A new California law that requires instant background checks to purchase ammunition took effect Monday and ;ocal ammunition suppliers say business has already taken a noticeable dip.
“It’s been a drastic difference,” said Rick Dodge, owner of Dodge City Shooters Supply.
Ammunition business has taken a dive because the Department of Justice will only process background checks for customers who use a federally approved Real ID instead of a traditional driver’s license. The current law does not specify a Real ID is required to purchase ammunition.
“I don’t have one, I don’t know anybody who does,” said Mr. Dodge who explained that when he tried to process a traditional license the system malfunctioned.
“I had a guy come in who had one and it went right through. I called around to other gun shops and they had similar issues. I can’t even verify myself or my son,” said Mr. Dodge.
Joe Degures, manager of Tacti-Cool Guns & Gear in Santa Maria, said he hasn’t had any similar system issues, but he did notice a steep drop off in sales this week.
“People stocked up, weeks, months even. They just don’t want the government to know what they have. And the frustrating thing about this law is that they’re only doing an in-state records check. Not federal. They don’t really know who’s getting what so what’s the point?”
Proposition 63, titled the Safety for All Act of 2016, passed with 63 percent of the vote in the November 2016 election.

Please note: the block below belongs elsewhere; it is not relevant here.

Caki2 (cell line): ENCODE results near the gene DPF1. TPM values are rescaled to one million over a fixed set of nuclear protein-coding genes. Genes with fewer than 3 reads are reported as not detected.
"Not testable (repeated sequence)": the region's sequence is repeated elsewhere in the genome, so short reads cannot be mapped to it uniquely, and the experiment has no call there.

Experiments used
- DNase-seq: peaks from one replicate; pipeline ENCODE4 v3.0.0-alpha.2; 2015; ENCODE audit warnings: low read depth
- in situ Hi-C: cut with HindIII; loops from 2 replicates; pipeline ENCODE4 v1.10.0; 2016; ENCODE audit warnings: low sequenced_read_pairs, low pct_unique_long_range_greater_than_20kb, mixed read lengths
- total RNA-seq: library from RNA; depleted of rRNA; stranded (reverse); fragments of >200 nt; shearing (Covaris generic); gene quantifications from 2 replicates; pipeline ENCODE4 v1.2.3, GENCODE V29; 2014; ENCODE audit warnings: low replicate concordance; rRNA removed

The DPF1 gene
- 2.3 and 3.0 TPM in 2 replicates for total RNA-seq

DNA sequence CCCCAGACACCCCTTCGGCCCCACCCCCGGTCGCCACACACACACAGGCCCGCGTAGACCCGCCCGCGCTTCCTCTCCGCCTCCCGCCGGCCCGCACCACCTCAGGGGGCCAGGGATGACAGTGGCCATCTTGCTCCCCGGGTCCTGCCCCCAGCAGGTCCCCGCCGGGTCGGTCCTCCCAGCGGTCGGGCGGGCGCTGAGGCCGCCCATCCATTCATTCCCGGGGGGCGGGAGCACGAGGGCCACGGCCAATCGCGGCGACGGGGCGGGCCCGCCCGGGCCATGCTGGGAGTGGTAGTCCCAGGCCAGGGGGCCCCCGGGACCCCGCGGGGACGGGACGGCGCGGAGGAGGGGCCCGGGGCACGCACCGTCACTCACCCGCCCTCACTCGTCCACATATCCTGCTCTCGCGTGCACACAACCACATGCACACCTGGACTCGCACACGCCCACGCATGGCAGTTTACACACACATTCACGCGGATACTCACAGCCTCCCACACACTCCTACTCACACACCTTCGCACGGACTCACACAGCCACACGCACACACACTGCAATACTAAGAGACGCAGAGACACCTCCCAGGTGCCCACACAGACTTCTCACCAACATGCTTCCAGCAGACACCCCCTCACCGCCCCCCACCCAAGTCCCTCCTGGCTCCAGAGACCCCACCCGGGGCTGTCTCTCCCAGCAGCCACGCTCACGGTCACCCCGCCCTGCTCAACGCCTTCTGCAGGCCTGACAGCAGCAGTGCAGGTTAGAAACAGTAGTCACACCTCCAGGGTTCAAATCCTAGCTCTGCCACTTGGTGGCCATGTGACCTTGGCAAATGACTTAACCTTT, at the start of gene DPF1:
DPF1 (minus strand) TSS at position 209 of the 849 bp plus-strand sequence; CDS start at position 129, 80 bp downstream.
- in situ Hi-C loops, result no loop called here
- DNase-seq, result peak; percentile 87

The initiative states any person 18 or older must receive an ammunition purchase authorization from the California Department of Justice to buy ammunition
However, according to a report on the proposition released by the California Rifle & Pistol Association, Proposition 63 “provided a means by which California’s legislature could amend its requirements so long as those amendments ‘are consistent with and further the intent of this Act.’ “
Senate Bill 1235, signed by then-Gov. Jerry Brown amended Prop. 63’s proposed revisions to the California Penal Code in favor of a background check system for purchasing ammunition.
“The Legislature finds and declares that the intent expressed in the Safety for All Act of 2016 is to safeguard the ability of law-abiding, responsible Californians to own and use firearms for lawful means while requiring background checks for ammunition purchases in the manner required for firearm purchases so that neither firearms nor ammunition are getting into the hands of dangerous individuals,” reads the bill.
According to a Department of Justice statement, the ammunition background check may be satisfied in one of three ways: A certificate of eligibility check, full scale background check, or check against the buyer’s entry in the DOJ’s automated firearms system.
A certificate of eligibility, “Certifies the Department of Justice has checked its records and determined the recipient is not prohibited from acquiring or possessing firearms at the time the firearms eligibility criminal background check was performed,” according to a DOJ statement. An application for the certificate is available on the DOJ website.
The DOJ estimates AFS checks and COE verification will cost $1, while a full background check will cost $19, according to the California Code of Regulations. The DOJ estimates AFS and COE checks will take around two minutes.